James is in his late teens, is autistic, has learning difficulties, epilepsy and anxiety, and so he came in towards the bottom end of category ‘six’ in the Government’s COVID-19 vaccination first phase priority groups: Adults aged 16 to 65 years in an at-risk group.
Last week it was James’ turn to have his first COVID-19 vaccination. Now James has had jabs before, he gets an annual flu jab for example, but it’s always a process that needs a lot of planning and preparation. One of the reasons for this is that James is not cognitively able to make decisions about things like medication, vaccinations etc. for himself (a long and detailed CAMHS assessment was gone through just for this); these decisions need to be made for him, in his best interest.
Now in this case, it was in James best interest for him to have his jab, but from his perspective he wouldn’t be too keen on someone sticking a needle in him, so the whole thing had to be carefully arranged so that the jab was administered at home and the needle only appeared at the last minute!
Despite social stories, pictures and lots of talking with James about jabs, we only just about got the jab done in time before James might have flatly refused, a few more seconds and we would have been in real trouble.
But getting the vaccination into James’ system was just the beginning. The following couple of days were really hard for James as side effects kicked in causing him to feel unwell, have a painful arm, aching limbs, loose bowel movements and a headache. James is almost entirely non-verbal, so we had to piece together the clues alongside James’ limited communication in order to figure out what side effects he was experiencing and how to help him.
Some pain relief for the aches and pains. Some deep massage for the painful arm. Letting him flop across us miserably and giving him gentle reassuring cuddles to ease his overall sense of feeling unwell. School was completely out of the question, he struggled to get up, move around the house, eat his meals etc. let alone leave the house; something that is a trigger for his anxiety at the very best of times.
The side effects subsided after 48 hours or so, but the impact of it all stayed with James for a few days longer. It was only when we took him to his favourite farm shop that weekend that we saw him perk up and that familiar smile began to return.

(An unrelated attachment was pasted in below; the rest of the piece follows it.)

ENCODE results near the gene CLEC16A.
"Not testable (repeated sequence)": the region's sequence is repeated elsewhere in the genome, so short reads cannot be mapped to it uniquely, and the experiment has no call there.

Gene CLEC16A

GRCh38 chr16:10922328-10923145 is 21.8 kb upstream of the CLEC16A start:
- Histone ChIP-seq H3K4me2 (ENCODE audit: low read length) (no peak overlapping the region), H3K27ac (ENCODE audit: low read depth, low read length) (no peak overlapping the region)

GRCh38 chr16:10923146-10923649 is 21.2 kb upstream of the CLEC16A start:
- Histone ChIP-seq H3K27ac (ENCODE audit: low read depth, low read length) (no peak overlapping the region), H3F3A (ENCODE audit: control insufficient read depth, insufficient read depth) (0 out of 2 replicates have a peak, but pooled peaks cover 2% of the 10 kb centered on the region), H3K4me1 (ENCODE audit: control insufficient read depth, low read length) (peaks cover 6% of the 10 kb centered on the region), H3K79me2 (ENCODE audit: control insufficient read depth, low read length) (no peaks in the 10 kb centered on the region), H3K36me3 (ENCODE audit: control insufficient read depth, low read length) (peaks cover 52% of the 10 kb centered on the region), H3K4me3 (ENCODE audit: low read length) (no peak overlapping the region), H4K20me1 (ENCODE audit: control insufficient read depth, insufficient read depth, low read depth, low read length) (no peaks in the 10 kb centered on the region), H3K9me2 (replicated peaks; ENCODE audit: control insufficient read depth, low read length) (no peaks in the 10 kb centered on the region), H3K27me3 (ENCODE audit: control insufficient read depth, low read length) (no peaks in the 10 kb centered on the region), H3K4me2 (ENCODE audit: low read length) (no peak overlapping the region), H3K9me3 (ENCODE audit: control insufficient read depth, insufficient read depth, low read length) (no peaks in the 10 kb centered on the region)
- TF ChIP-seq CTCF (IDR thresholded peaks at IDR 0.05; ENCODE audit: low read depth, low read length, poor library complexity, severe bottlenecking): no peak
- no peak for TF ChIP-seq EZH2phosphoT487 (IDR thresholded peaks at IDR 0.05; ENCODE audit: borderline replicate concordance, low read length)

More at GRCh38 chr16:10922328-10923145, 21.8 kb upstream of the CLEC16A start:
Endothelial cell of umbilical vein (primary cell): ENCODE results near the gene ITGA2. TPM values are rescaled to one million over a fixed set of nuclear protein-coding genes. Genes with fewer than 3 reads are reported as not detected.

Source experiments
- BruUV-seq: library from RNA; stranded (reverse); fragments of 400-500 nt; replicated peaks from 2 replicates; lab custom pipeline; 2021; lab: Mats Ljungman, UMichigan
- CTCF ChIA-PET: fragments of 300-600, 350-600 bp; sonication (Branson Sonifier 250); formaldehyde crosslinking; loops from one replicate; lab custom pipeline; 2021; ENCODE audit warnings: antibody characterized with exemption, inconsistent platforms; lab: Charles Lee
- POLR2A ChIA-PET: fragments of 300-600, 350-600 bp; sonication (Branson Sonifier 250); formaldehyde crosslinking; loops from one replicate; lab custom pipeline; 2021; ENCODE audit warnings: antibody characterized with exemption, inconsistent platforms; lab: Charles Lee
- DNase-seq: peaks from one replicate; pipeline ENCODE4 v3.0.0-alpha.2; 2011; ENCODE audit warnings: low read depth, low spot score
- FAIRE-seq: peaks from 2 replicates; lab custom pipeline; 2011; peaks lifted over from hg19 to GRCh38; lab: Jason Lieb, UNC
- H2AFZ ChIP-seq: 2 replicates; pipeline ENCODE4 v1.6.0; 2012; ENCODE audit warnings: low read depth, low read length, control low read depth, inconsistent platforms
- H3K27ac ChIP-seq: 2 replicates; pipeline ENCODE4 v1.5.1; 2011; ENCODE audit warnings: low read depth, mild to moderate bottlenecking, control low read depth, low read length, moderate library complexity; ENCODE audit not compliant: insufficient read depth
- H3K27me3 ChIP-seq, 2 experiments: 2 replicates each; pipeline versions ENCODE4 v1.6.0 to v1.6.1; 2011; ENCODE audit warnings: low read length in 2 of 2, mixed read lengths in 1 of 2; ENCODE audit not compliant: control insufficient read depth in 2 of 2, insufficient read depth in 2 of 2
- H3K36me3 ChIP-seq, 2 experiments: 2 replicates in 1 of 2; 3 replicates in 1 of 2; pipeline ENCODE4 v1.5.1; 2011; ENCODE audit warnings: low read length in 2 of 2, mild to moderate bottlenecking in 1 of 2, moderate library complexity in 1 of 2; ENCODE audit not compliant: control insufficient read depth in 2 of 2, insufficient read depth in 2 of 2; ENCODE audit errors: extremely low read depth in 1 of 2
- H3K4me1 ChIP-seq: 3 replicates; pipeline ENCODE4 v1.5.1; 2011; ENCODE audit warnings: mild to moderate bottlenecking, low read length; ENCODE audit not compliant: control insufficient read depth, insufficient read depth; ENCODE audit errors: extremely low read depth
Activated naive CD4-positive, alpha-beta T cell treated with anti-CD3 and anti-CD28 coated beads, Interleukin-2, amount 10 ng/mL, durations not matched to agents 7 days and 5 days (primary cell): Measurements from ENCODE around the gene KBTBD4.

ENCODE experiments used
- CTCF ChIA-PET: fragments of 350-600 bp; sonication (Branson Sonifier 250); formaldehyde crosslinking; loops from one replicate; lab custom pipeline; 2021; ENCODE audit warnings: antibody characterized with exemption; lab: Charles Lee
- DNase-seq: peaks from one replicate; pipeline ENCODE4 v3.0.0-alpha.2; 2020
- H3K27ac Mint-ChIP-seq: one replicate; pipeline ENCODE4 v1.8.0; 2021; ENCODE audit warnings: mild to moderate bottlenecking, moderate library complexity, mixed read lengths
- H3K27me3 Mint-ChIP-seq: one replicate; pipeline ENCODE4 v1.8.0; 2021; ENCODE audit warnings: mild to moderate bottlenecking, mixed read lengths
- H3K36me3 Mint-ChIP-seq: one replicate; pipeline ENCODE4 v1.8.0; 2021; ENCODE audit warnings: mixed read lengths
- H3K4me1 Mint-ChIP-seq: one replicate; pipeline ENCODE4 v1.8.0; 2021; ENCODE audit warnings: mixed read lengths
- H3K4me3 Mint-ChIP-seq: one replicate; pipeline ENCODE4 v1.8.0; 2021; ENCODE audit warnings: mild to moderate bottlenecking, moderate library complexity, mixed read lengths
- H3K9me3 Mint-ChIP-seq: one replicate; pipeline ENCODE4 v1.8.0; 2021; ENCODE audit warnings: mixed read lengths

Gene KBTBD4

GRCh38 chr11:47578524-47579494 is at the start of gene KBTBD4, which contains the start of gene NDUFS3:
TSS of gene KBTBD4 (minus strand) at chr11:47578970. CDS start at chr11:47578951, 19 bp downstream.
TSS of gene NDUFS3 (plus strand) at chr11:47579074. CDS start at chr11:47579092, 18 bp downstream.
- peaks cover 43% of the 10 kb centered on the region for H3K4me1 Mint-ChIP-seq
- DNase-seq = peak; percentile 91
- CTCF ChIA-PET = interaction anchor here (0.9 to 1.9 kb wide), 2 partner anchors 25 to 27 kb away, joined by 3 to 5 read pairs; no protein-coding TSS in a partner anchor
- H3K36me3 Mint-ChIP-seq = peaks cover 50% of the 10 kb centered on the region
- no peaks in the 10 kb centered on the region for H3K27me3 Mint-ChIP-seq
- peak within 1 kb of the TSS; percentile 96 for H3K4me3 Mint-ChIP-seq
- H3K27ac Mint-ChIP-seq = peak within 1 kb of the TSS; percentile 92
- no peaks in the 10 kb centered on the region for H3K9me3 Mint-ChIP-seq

It has been over a week since James’ jab and he has now been back at school. It wasn’t an easy return back, each day it took ages to get him to transition from the house to the car, and even longer to transition from the car to the school entrance, but he made it and had a great time there on each of the three days that he was scheduled to be in. We hope that next week will be even better. Little steps.
The positives of James having the jab are clear, he will be protected from the virus and will be helping to protect others. The negatives, while hopefully short lived, have nevertheless been significant for him. Would we go through it all again? Yes, the long-term positives are worth it, it is still very much in his best interest, and James is playing his part in overcoming this virus, but I wish I had read a blog post like this beforehand so that we could be aware of what might happen and be even better prepared.
I hope this blog has been helpful for you if your young person/young adult is due to have their jab. Do get the jab for your young people, just don’t plan much for the few days afterwards!
Images and script © Mark Arnold except header image (unknown)
The Day Finally Came, But Who Would Be The Anxious One?